Before we start, if you’re just wanting to email all members of the group you can “select all” then choose “E-Mail Users” from the action menu when viewing the group membership within SharePoint. This opens an Outlook window with all the addresses pre-populated.
But, if you still need an excel sheet of membership for another purpose (perhaps to format a sign-in sheet, generate documents with mail merge, share the list with others, etc.) follow these steps:
With the group open in SharePoint, copy the URL and note the ID number at the end of the URL
Open a new excel workbook
From the “Data” tab, select “New Query” –> “From Other Sources” –> “From OData Feed“
Paste the group URL in the prompt but delete everything after the site address and replace with the following, replacing “6” with your group’s ID from step 1 /_api/Web/SiteGroups/GetByID(6)/Users
Click “Edit” once the group loads so we can choose which columns to keep/delete
Ctrl+click the column headers you want to keep
Right-click a header of a column you’re keeping and select “Remove Other Columns”
Close and Load
You should now see your group membership and email addresses (and any other fields you kept). Save this somewhere and, if updates are made in the future, just click “Refresh all” to bring in new members and remove old.
SharePoint Designer is a fantastic workflow builder – but sometimes, if your workflow isn’t built correctly, implementing item-level permissions via workflow could fail and leave your submitted information or documents vulnerable to data spill. A safer, more reliable method is to use out-of-the-box (OOTB) item-level permissions.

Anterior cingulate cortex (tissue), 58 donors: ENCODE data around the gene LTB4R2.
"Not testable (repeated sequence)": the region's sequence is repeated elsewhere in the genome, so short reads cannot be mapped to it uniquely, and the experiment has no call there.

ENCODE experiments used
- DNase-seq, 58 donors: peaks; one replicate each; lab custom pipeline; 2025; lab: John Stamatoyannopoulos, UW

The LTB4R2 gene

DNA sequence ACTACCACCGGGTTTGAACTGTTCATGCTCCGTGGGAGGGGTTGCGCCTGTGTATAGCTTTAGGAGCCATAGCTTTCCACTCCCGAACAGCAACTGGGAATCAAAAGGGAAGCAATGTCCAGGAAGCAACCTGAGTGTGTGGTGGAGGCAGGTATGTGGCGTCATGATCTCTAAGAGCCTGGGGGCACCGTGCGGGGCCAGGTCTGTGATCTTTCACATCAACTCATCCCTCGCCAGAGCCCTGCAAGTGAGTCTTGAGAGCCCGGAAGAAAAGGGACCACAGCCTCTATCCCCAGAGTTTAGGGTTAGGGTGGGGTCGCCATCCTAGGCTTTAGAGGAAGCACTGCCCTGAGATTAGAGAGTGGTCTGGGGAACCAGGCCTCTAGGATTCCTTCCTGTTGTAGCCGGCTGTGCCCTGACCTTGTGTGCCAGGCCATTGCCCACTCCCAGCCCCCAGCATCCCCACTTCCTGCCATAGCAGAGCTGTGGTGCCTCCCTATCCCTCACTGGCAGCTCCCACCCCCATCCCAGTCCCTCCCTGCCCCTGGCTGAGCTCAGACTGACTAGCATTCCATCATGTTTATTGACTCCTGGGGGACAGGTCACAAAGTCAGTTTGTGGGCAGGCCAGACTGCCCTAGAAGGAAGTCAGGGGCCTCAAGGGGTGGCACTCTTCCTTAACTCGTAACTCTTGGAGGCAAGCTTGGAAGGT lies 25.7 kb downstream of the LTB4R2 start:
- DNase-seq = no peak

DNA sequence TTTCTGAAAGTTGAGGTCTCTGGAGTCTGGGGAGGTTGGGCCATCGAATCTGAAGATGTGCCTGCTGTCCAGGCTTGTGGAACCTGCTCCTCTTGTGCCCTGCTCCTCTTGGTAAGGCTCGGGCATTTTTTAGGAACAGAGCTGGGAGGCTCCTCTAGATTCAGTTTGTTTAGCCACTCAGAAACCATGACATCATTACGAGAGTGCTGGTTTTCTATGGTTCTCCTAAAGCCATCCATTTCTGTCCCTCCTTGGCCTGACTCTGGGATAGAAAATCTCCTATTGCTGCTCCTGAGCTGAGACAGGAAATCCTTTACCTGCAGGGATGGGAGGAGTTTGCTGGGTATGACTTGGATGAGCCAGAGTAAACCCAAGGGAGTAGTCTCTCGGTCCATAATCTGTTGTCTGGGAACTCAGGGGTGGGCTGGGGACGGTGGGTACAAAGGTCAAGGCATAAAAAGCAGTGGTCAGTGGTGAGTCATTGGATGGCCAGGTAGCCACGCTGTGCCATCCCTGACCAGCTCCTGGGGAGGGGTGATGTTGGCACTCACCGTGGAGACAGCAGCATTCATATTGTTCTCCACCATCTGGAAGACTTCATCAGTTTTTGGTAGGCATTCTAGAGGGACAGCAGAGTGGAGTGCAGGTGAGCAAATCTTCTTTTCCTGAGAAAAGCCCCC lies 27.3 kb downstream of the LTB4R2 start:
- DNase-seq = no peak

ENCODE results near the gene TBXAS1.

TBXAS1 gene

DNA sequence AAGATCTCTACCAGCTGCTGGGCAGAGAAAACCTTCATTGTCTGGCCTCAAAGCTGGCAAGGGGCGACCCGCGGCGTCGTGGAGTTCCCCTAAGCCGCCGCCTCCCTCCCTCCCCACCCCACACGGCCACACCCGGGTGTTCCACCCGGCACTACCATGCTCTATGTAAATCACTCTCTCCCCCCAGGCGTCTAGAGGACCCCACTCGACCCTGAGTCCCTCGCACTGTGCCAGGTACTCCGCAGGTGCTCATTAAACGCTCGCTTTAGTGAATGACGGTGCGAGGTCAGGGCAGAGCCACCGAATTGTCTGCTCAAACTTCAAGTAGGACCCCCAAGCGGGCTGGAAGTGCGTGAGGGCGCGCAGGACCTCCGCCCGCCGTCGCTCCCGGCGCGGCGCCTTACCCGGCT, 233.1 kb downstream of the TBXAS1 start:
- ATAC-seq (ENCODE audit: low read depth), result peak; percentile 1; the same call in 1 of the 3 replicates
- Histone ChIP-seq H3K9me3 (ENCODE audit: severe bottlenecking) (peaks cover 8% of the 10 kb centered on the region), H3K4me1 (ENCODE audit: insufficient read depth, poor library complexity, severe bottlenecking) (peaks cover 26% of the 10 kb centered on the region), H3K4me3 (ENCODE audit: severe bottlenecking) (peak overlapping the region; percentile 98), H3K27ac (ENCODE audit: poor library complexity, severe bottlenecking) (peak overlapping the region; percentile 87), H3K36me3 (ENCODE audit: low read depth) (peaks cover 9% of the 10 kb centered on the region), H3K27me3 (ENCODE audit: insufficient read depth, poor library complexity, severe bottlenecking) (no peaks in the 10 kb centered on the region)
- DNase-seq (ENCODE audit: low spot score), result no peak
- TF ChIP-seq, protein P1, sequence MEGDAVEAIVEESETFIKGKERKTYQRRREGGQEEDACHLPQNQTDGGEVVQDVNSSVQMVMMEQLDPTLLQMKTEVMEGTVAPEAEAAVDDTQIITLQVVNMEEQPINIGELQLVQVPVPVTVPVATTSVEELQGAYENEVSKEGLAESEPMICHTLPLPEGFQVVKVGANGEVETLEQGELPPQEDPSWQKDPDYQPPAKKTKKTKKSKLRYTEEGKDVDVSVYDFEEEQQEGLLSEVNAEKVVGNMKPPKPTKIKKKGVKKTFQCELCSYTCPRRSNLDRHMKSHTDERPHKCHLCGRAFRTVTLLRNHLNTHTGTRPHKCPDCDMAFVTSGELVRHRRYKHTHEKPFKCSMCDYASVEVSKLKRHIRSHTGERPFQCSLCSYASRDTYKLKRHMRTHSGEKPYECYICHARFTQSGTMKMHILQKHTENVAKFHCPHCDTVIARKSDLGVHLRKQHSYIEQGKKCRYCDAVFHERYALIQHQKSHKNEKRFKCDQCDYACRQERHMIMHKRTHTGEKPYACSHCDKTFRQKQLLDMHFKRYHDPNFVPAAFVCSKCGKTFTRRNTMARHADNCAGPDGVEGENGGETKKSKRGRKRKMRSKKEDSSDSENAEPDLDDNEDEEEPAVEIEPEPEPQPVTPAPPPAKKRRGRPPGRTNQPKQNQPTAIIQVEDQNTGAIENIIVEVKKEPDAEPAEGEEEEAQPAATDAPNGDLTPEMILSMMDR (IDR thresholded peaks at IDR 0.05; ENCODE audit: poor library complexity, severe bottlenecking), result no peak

This OOTB method is great because it applies to all items, former and future, while workflows would need to be triggered for previous items to be set. This becomes tricky to do retroactively when your lists could already have thousands of items. This OOTB method is also not dependent on other steps or actions that could fail, as it might be in a workflow.
Item-level permissions come in handy for a number of situations. Here are some examples and food for thought:
Travel plans are submitted to a list, but only those in people columns (supervisor, director, traveler) are allowed to see or find the plan by search.
Allow “content owners” to edit documents, and everyone else to view only.
Allow non-admin individuals to set editing permissions for documents or list items by populating a people column
Using a SharePoint Designer 2010 Workflow and an impersonation step, we can:
Add list item permissions
Inherit list item parent permissions
Remove list item permissions
Replace list item permissions
This tutorial will use the “replace list item permissions” action. Whenever you’re replacing permissions, you must remember to INCLUDE YOURSELF or admin individuals in the replacement permissions or you won’t be able to access the content or help with troubleshooting. Let’s begin!